“...the group’s efforts proved illuminating ...Brown played a lovely, subtly virtuosic cadenza for Mozart’s Piano Concerto No. 24 by Jens Nygaard, the ensemble’s founder, who died in 2001, but whose fascination with rarities continues to drive its programming
Allan Kozinn, The New York Times   more...


The next time you shop on Amazon, sign up at Smile.Amazon.com and donate 0.5% of your purchase to Jupiter, without additional cost to you or to Jupiter. Many thanks

As promised, here are the videos of John Field’s Divertissement No. 1 and Sir Hamilton Harty’s Piano Quintet. Fortuitously, our Jupiter musicians had the good sense to record the rehearsal in an impromptu decision, literally minutes before pressing the record button. Pianist Mackenzie Melemed (replacing Roman Rabinovich at the last minute) learned the music in 2 days! Bravo to him.

Both works are Irish rarities that were scheduled for the March 16 performances which had to be canceled because of the coronavirus epidemic. Even though the entire program could not be recorded because of technical issues, we are pleased to be able to share with you the 2 musical gems. Enjoy.

John FIELD  Divertissement No. 1 H. 13
  ~ simply delicious piano quintet, alternately titled Rondeau Pastoral and better known in its version for solo piano, Twelve O’clock Rondo, on account of the 12 “chimes” at the end ~ by the creator of the Nocturne, which had a major influence on Chopin

We thank the University of Illinois (Champaign) for a copy of the Divertissement music.

Mackenzie Melemed piano
Abigel Kralik violin
Dechopol Kowintaweewat violin
Sarah Sung viola
Christine Lamprea cello

Sir Hamilton HARTY  Piano Quintet in F Major Op. 12
  ~ in a lyrical Romantic idiom, with a distinct, breezy Irish-salted voice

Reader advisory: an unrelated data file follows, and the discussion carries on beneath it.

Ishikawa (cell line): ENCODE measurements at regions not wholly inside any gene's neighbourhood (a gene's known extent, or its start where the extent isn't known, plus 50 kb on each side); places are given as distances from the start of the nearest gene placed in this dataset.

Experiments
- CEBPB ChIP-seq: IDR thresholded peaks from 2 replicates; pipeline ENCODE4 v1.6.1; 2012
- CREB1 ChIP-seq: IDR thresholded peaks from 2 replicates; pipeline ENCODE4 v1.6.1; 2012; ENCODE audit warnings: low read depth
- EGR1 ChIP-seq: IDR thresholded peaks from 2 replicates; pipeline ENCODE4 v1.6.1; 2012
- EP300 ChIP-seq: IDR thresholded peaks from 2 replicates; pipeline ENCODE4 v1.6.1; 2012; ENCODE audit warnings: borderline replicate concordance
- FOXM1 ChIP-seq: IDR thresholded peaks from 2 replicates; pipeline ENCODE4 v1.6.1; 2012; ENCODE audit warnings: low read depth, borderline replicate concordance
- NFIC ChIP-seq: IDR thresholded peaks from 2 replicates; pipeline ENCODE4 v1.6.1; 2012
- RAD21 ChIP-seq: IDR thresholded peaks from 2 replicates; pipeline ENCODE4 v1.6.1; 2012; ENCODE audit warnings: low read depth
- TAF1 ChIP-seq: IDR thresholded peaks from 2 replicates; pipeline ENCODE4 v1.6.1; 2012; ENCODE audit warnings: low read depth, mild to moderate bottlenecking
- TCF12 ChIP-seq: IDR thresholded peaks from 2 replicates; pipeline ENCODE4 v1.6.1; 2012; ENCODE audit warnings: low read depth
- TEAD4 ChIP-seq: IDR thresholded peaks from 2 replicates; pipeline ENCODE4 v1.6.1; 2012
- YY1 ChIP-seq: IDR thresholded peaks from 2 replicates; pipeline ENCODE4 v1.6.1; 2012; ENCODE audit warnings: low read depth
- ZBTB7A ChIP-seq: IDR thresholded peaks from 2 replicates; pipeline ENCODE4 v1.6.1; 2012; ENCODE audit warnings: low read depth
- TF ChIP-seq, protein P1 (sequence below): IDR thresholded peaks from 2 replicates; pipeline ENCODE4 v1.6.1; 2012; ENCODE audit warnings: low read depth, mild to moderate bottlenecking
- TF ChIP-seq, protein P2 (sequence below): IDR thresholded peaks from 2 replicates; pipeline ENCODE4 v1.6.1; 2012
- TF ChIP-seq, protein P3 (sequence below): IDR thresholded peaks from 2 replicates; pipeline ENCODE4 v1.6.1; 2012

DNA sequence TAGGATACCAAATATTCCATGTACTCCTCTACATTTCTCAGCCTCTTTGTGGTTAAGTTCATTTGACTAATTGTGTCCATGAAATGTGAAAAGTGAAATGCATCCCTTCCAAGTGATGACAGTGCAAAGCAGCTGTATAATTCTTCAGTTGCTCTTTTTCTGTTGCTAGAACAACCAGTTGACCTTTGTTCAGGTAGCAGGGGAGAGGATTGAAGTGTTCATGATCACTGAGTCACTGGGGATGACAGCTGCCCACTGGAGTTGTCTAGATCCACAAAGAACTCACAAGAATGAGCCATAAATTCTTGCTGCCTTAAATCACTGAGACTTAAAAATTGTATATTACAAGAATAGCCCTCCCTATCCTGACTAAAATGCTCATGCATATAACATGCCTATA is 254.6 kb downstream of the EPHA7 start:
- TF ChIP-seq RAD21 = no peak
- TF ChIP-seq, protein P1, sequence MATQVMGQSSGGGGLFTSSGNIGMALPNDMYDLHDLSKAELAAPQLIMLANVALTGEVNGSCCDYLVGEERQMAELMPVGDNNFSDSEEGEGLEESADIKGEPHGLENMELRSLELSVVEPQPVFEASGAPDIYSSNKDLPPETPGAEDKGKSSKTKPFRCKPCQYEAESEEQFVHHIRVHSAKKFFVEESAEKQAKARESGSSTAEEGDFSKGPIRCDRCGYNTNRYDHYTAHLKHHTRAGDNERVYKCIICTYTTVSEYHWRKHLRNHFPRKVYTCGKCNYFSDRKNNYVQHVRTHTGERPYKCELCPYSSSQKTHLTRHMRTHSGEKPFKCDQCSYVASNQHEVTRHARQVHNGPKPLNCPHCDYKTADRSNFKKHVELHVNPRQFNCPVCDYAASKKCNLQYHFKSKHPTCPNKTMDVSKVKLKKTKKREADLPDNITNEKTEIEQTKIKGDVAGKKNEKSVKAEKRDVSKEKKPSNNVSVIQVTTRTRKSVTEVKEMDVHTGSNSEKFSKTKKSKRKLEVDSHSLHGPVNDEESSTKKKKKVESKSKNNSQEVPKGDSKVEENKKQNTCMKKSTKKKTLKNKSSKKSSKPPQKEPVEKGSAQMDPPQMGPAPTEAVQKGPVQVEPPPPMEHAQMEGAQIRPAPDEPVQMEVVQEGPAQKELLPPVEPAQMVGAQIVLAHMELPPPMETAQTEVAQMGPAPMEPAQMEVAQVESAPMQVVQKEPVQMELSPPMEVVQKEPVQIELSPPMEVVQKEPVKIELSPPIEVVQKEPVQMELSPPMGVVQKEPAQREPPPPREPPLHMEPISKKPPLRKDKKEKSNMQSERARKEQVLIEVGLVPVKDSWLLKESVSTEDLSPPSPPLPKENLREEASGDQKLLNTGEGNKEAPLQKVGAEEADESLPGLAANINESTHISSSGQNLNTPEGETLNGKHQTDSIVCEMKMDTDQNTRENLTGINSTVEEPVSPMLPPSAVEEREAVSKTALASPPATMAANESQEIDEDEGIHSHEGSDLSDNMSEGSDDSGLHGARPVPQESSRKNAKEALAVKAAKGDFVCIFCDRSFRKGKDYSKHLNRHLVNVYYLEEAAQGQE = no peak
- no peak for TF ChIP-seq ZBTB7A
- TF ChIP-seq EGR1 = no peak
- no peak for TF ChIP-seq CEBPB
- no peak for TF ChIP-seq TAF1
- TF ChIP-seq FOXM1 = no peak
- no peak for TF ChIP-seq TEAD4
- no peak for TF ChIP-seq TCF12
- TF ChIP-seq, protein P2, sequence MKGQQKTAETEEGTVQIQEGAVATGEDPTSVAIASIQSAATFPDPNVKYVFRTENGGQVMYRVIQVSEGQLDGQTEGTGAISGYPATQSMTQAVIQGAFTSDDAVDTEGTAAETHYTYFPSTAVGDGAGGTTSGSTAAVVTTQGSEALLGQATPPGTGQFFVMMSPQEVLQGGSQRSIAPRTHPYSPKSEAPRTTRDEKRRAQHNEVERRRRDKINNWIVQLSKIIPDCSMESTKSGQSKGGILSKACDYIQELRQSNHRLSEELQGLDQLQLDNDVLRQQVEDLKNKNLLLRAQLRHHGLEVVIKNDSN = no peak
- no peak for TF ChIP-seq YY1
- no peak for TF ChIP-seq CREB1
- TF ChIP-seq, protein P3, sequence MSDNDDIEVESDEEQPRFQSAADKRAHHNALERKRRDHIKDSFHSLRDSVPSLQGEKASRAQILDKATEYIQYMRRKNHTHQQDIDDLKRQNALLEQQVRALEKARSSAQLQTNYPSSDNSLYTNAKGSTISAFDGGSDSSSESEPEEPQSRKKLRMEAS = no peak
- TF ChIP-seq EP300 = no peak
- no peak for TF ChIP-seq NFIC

Andrew Clements of the Guardian proclaimed the beautiful Quintet “a real discovery: a big, bold statement full of striking melodic ideas and intriguing harmonic shifts, which adds Brahms and Dvořák into Harty’s stylistic mix, together with Tchaikovsky in some passages.” There’s folk music charm as well, reminiscent of Percy Grainger—notably in the Scherzo (Vivace) with its folksy quirks and nonchalance, and the winding, pentatonic melody in the Lento.

Our gratitude to the Queen’s University Library in Belfast, Northern Ireland, for a copy of the autograph manuscript of the music. Much thanks, too, to Connor Brown for speedily creating a printed score and parts from Harty’s manuscript.

Mackenzie Melemed piano
Abigel Kralik violin
Dechopol Kowintaweewat violin
Sarah Sun viola
Christine Lamprea cello

I Allegro 0:00
II Vivace 10:43
III Lento 14:44
IV Allegro con brio 23:59

Jupiter featured on Our Net News

American program opener on March 18, with grateful thanks to Michael Shaffer of OurNetNews.com for recording the matinee concert, and making available the Horatio Parker Suite video for our viewing pleasure.